Amstell’s time on Buzzcocks is fondly remembered for the multitude of infamous incidents that occurred involving the guests: Amstell causing the Celebrity Big Brother star Preston to storm off set while reading out extracts of his then-wife Chantelle Houghton’s autobiography – “the photoshoot was for the Daily Mail, which made me feel really posh and upmarket”; clichéd punk Donny Tourette showing two fingers to the system by sparking up a fag; and the time an inebriated Amy Winehouse – in a particularly chaotic appearance – spat onto the studio floor. Continue reading
Following Sunday night’s tediously predictable Oscars ceremony, the awards season is over for another year. Anyone with even a passing interest in the film industry could have correctly identified the major winners a month or so ago.
I have no problem with Michel Hazanavicius’ charming The Artist taking home the honours and plaudits. Alexander Payne’s win for adapted screenplay was deserved too – The Descendants is one of my films of this year so far. Because, Hollywood, when considering the best films of the year I go by the Gregorian calendar (January-December) and The Descendants wasn’t given a wide release in the UK until January 2012. Still, it has won the 2011 Oscar for Best Adapted Screenplay, presented confusingly on 26 February 2012. Continue reading
I went to see Shame on Friday evening, a film surely destined to become infamous due to its content and topicality, which if you didn’t know, concerns addiction of the sexual variety.
Shame stars Michael Fassbender, whose ubiquity in films over the last year or so ensures lazy tabloid hacks invariably prefix his moniker with ‘flavour of the month’ in every single article they write about him.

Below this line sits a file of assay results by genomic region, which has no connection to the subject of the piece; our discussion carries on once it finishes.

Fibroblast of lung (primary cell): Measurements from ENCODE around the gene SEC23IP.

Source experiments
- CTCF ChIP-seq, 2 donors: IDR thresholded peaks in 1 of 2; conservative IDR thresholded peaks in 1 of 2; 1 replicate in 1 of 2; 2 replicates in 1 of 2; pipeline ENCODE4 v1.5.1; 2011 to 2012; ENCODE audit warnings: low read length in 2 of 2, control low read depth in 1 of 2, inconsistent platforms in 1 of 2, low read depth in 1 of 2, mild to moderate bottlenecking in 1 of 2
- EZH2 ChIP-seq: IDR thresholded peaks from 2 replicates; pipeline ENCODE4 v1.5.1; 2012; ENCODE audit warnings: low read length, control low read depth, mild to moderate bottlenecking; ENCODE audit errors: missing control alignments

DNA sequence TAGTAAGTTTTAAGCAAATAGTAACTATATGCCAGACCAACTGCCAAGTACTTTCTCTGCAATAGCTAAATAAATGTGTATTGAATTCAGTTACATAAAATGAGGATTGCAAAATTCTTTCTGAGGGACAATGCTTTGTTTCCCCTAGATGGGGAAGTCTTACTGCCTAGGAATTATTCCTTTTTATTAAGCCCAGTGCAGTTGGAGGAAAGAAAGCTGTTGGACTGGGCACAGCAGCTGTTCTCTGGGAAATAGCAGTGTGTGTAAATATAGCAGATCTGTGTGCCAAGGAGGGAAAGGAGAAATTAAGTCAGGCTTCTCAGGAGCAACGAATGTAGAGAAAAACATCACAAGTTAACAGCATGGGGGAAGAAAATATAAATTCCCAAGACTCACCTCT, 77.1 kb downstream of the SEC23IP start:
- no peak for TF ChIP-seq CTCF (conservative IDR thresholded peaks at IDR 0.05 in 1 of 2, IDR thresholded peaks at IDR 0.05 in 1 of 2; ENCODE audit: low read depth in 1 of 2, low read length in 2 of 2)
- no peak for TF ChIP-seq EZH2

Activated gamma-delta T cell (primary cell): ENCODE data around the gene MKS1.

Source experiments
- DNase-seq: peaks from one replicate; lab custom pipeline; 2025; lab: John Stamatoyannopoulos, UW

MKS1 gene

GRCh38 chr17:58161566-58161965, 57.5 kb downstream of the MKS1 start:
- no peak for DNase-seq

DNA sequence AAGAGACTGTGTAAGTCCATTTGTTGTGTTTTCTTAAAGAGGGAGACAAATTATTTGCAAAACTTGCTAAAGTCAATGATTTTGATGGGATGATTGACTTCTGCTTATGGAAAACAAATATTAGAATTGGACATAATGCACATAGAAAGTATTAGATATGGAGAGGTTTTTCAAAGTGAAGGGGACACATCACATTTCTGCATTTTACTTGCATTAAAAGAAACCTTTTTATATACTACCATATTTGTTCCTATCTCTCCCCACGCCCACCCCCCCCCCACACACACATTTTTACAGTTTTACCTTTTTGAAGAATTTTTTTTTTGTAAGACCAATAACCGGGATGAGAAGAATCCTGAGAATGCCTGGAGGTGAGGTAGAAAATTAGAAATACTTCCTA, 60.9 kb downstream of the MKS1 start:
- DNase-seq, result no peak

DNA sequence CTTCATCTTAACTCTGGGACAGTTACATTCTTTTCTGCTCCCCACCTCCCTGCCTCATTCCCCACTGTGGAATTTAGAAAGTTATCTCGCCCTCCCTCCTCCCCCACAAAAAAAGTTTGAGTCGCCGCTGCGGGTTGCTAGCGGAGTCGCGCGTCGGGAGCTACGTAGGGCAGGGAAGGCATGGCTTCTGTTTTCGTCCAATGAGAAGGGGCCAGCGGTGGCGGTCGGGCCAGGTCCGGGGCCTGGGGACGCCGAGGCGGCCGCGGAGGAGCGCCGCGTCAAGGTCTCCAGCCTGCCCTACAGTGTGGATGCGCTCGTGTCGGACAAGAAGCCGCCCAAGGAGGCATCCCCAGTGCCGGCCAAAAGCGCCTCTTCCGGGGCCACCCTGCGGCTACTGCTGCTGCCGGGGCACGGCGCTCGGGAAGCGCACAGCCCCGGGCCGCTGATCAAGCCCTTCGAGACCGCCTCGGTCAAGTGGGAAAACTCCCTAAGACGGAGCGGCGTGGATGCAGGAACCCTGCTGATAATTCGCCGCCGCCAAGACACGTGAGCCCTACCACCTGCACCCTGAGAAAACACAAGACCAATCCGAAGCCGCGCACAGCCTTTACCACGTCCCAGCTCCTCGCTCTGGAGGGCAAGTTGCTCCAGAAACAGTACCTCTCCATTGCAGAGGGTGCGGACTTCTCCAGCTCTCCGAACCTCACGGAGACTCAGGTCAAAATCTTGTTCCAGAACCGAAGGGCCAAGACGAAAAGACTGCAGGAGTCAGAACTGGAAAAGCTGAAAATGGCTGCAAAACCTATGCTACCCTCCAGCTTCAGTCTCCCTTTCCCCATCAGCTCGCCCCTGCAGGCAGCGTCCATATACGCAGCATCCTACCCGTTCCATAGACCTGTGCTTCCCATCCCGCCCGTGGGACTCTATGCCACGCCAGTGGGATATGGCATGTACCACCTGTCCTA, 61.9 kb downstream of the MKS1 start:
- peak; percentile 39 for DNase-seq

Fassbender is Brandon; a handsome, corporate, quite literally dick-swinging New Yorker with a penchant for sex in all its myriad forms, and impeccable taste in scarves. The explicit scenes are lushly – but not glamorously – scattered around the film by director Steve McQueen (not that one). We see Brandon masturbate, indulge in cyber sex, solicit prostitutes, engage in ménage à trois, have rough sex with a woman in an alleyway and even receive a blowjob from a bearded man in a gay bar, to assuage his unwavering libido.
Of course we don’t actually see the aforementioned acts in their entirety – this is arthouse cinema, not a porno – though Brandon’s/Fassbender’s penis does make an appearance, in all its, ahem, considerable glory. Continue reading
Mark E Smith’s 203rd incarnation of The Fall took to Brighton’s Concorde 2 stage at 10pm on Thursday 17 November for something like their 2,684th gig, delivering a rousing, raucous set to a sell-out crowd of Fallheads.
Such is the unpredictable nature of The Fall, well, specifically MES himself, the gig was notably incident-free, rather a showcase of a band that on paper have no right to be as exciting and frenetic as they proved on the night.
Typically anti-nostalgic, this was no 30th anniversary farewell payday akin to some recently touring first-wave postpunk bands. The setlist predominantly featured songs from the last three albums, drawing largely from the band’s 29th and latest, the acclaimed Ersatz G.B., chucking in a few early hits to satiate the diehards. Continue reading